I think if there is one thing I would like this arti­cle to teach you, that would be: Dis­man­tle gen­der norms and unlearn gen­dered con­no­ta­tions! Hold space for your gen­derqueer loved ones not by mere­ly respect­ing their name and pro­nouns but by try­ing to under­stand that the world is a heav­i­ly gen­dered place which puts them in many posi­tions where vio­lence is inflict­ed. This can be rather hard as a gen­der­flu­id bean (speak­ing for myself here!) who wants all activ­i­ties and cloth­ing to be ungen­dered and to abol­ish gen­der as a soci­etal tool alto­geth­er. How­ev­er, it might be bet­ter to get used to gen­der­ing accord­ing to the per­son expe­ri­enc­ing it, as there are also trans­gen­der bina­ry folx who would not appre­ci­ate com­plete dis­man­tling of gen­der as a con­struct, but per­haps would agree that gen­der should not mere­ly be about hold­ing peo­ple to strict con­formist ideals!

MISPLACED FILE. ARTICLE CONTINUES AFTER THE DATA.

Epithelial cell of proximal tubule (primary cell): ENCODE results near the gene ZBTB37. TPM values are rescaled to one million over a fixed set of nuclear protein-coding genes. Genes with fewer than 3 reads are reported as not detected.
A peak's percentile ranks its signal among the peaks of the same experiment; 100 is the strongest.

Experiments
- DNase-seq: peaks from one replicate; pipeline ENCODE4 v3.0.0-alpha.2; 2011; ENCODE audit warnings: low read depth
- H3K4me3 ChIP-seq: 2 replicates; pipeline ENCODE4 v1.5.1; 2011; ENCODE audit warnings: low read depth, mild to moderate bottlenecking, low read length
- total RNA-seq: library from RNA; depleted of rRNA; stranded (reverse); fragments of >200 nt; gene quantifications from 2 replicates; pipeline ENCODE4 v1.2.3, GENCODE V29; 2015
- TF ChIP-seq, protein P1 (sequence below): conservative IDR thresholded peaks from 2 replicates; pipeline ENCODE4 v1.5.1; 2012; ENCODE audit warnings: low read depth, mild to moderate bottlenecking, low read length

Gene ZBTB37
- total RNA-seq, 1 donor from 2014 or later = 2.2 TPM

Orchi Lohani

Author info: Orchi is a queer work­er from Dha­ka, Bangladesh who is pas­sion­ate about all things queer, gen­der and sex­u­al­i­ty relat­ed. They iden­ti­fy as trans, non-bina­ry and gen­derqueer, among oth­er things. Feel free to email them about your thoughts, ques­tions and feed­back at orchi.ahana@gmail.com!